Does Dickinson Do Enough for People With Disabilities?

Alexandria Lee ’26, Guest Writer

Dickinson College, while technically abiding by the Americans with Disabilities Act (ADA), is not accessible for its physically disabled students. Handicapped buttons are often broken and in difficult-to-reach places; potholes, divots and cracks are common in every walkway; elevators consistently malfunction in the few buildings that even have them; and accessible doors are almost always locked. Our campus strives to be inclusive of all people, and while legally we are, more needs to be done to accommodate our peers. One of my closest friends, Sam Ritschel ’26, who uses a scooter and runs into accessibility issues all the time.


Accessibility issues are an everyday occurrence for Ritschel. She experiences issues with accessibility buttons often — either because they are not in a reachable spot or are broken all together — and her FOB (her remote button that opens doors) not opening every door, and is even not opening the doors it’s supposed to. 


Ritschel recalls Tome and The Rector Center being some of the most difficult buildings to get into. With everyday accessibility issues comes issues with dining as well. While all Dicksonians have had some level of issue with the dining situation on campus, it is even more difficult for students with mobility aids. Narrow areas make it hard for Ritschel to maneuver her scooter, especially at Union Station and the Smoothie Bar. Items are so high up that she can’t reach them, meaning she usually needs at least one person to go with her to any kind of dining service.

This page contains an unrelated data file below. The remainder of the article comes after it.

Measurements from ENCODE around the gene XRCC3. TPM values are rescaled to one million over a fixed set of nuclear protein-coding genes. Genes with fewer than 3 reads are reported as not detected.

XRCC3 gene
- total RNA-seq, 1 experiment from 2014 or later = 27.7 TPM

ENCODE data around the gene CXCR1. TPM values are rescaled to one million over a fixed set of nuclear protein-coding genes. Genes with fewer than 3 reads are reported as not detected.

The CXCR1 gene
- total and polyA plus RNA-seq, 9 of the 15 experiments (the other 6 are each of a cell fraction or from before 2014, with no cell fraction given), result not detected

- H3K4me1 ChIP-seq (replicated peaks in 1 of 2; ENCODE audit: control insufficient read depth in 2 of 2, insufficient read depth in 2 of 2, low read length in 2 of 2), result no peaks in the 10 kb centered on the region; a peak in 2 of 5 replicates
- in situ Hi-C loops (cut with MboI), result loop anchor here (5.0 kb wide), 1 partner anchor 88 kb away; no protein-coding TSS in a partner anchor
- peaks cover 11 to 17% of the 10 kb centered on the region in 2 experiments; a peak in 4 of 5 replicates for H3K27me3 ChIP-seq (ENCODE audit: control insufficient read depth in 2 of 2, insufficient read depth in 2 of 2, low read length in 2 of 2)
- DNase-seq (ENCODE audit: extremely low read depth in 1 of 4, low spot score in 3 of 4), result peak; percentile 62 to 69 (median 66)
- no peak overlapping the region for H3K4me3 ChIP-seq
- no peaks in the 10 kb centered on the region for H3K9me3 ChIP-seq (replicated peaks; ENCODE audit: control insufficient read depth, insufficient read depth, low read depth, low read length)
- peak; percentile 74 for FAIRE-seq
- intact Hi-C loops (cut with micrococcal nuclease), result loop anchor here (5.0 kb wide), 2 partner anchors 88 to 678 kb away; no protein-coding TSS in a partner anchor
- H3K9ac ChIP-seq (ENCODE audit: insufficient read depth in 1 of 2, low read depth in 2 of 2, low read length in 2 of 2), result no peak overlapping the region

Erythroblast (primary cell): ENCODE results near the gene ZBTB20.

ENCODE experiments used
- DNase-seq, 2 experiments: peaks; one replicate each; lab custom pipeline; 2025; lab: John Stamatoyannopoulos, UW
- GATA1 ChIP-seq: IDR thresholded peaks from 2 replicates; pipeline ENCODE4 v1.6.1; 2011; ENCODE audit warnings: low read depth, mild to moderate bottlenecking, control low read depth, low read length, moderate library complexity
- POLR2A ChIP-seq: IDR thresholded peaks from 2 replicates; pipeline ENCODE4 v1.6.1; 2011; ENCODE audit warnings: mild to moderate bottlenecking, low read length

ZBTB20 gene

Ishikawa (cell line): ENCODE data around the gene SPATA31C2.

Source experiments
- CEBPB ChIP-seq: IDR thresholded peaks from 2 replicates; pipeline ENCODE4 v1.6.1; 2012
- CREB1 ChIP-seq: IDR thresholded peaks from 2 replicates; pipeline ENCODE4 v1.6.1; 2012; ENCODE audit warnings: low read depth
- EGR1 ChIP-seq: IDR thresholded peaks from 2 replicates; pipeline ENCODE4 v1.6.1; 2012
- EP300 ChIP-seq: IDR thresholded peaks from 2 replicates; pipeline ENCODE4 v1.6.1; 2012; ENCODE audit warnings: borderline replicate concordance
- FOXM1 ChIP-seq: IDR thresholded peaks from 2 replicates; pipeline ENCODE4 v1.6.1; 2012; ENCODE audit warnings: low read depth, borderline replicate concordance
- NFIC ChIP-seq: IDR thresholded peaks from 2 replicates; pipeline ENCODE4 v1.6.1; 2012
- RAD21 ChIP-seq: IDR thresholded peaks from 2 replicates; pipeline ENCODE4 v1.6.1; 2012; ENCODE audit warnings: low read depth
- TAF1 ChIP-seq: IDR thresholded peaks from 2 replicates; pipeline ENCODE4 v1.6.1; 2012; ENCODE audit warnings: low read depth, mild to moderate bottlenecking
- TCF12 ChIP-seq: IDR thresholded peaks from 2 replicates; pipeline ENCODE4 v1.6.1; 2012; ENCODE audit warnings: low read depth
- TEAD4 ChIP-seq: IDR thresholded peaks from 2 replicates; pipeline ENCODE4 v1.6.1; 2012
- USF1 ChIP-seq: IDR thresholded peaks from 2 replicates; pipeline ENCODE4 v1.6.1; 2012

Areas with sodas, salads and sauces at Union Station are difficult for Ritschel to reach, and there is no aid provided to her. In the cafe other problems emerge for Ritschel. Areas, such as soda, salad, pasta, grill, entrees and sauces, she is unable to reach. 


However, there is also a lack of tools for Ritschel. Ritschel relies on bowls, and there is almost none ever available. At times she has also been berated by staff for using her own utensils. Ritschel’s everyday life is impeded by obstacles that able-bodied students never have a second thought about. 


Ritschel hasn’t lost hope for Dickinson, though! She hopes that Dickinson will take action, and become a more accessible campus. She wants handicapped buttons to become “more visible and more accessible, [and] fix the broken ones.” Ritschel wants campus dining to improve, as well, with allowing disabled students online ordering, so they don’t have to rely on someone else to get their meals for them. Ritschel wants Dickinson to improve and make hers, and other disabled students’ lives, easier.


To understand the lack of accessibility on campus, we must listen to disabled students. Seeing the campus from an able-bodied lens does not give us the perspective we need to institute change. We must not look at it only from a legal standpoint, but from a moral standpoint as well. Technically Dickinson does abide by all of the ADA’s requirements, but it does not allow a flourishing community for all students. Things such as narrow spaces that able-bodied people, including me, do not think twice about can be detrimental to the success of our disabled peers. To make sure our peers have equitable education, Dickinson College needs genuine accessibility.